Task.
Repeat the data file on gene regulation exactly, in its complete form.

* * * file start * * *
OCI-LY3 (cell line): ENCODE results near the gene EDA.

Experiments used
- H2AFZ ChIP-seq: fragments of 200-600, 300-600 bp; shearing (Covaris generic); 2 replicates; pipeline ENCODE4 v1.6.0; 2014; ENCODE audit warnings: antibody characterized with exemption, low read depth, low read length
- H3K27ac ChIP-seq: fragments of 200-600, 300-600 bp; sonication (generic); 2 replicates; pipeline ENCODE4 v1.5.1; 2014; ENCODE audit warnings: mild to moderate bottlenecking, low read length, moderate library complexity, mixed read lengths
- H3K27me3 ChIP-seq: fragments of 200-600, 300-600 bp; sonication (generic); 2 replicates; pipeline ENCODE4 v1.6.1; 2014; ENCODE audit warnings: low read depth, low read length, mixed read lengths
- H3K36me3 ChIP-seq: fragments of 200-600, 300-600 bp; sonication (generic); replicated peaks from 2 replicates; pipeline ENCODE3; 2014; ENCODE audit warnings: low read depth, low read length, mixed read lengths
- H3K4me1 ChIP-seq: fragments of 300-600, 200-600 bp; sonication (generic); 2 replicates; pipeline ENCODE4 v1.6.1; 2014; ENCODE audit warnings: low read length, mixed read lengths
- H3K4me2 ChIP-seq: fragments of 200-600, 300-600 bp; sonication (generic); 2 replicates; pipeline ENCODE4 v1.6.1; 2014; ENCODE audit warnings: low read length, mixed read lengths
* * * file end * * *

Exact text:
OCI-LY3 (cell line): ENCODE results near the gene EDA.

Experiments used
- H2AFZ ChIP-seq: fragments of 200-600, 300-600 bp; shearing (Covaris generic); 2 replicates; pipeline ENCODE4 v1.6.0; 2014; ENCODE audit warnings: antibody characterized with exemption, low read depth, low read length
- H3K27ac ChIP-seq: fragments of 200-600, 300-600 bp; sonication (generic); 2 replicates; pipeline ENCODE4 v1.5.1; 2014; ENCODE audit warnings: mild to moderate bottlenecking, low read length, moderate library complexity, mixed read lengths
- H3K27me3 ChIP-seq: fragments of 200-600, 300-600 bp; sonication (generic); 2 replicates; pipeline ENCODE4 v1.6.1; 2014; ENCODE audit warnings: low read depth, low read length, mixed read lengths
- H3K36me3 ChIP-seq: fragments of 200-600, 300-600 bp; sonication (generic); replicated peaks from 2 replicates; pipeline ENCODE3; 2014; ENCODE audit warnings: low read depth, low read length, mixed read lengths
- H3K4me1 ChIP-seq: fragments of 300-600, 200-600 bp; sonication (generic); 2 replicates; pipeline ENCODE4 v1.6.1; 2014; ENCODE audit warnings: low read length, mixed read lengths
- H3K4me2 ChIP-seq: fragments of 200-600, 300-600 bp; sonication (generic); 2 replicates; pipeline ENCODE4 v1.6.1; 2014; ENCODE audit warnings: low read length, mixed read lengths